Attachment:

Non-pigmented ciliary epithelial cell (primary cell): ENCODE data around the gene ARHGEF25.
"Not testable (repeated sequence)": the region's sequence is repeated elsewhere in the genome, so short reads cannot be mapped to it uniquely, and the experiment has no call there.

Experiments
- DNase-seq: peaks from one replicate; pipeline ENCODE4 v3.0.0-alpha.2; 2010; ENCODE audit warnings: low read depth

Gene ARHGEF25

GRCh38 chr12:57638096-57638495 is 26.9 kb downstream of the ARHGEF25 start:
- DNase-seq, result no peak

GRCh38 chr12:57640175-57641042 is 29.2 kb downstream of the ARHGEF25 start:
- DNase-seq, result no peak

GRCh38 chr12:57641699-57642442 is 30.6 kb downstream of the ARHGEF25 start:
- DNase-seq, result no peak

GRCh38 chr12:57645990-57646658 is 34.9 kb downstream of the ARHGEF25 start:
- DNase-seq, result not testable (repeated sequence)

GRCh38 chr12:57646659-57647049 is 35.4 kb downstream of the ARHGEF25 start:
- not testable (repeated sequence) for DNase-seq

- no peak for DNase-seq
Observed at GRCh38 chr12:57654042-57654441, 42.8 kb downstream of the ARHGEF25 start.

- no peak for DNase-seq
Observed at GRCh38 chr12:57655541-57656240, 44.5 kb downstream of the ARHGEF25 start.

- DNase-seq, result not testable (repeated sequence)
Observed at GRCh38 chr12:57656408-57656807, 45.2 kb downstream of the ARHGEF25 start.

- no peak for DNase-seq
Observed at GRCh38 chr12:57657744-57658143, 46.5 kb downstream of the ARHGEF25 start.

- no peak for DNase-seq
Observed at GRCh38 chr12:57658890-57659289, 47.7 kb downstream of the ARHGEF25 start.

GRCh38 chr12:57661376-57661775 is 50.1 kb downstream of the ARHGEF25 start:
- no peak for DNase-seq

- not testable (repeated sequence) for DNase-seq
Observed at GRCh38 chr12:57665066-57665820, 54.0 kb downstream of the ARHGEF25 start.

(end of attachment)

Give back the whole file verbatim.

Non-pigmented ciliary epithelial cell (primary cell): ENCODE data around the gene ARHGEF25.
"Not testable (repeated sequence)": the region's sequence is repeated elsewhere in the genome, so short reads cannot be mapped to it uniquely, and the experiment has no call there.

Experiments
- DNase-seq: peaks from one replicate; pipeline ENCODE4 v3.0.0-alpha.2; 2010; ENCODE audit warnings: low read depth

Gene ARHGEF25

GRCh38 chr12:57638096-57638495 is 26.9 kb downstream of the ARHGEF25 start:
- DNase-seq, result no peak

GRCh38 chr12:57640175-57641042 is 29.2 kb downstream of the ARHGEF25 start:
- DNase-seq, result no peak

GRCh38 chr12:57641699-57642442 is 30.6 kb downstream of the ARHGEF25 start:
- DNase-seq, result no peak

GRCh38 chr12:57645990-57646658 is 34.9 kb downstream of the ARHGEF25 start:
- DNase-seq, result not testable (repeated sequence)

GRCh38 chr12:57646659-57647049 is 35.4 kb downstream of the ARHGEF25 start:
- not testable (repeated sequence) for DNase-seq

- no peak for DNase-seq
Observed at GRCh38 chr12:57654042-57654441, 42.8 kb downstream of the ARHGEF25 start.

- no peak for DNase-seq
Observed at GRCh38 chr12:57655541-57656240, 44.5 kb downstream of the ARHGEF25 start.

- DNase-seq, result not testable (repeated sequence)
Observed at GRCh38 chr12:57656408-57656807, 45.2 kb downstream of the ARHGEF25 start.

- no peak for DNase-seq
Observed at GRCh38 chr12:57657744-57658143, 46.5 kb downstream of the ARHGEF25 start.

- no peak for DNase-seq
Observed at GRCh38 chr12:57658890-57659289, 47.7 kb downstream of the ARHGEF25 start.

GRCh38 chr12:57661376-57661775 is 50.1 kb downstream of the ARHGEF25 start:
- no peak for DNase-seq

- not testable (repeated sequence) for DNase-seq
Observed at GRCh38 chr12:57665066-57665820, 54.0 kb downstream of the ARHGEF25 start.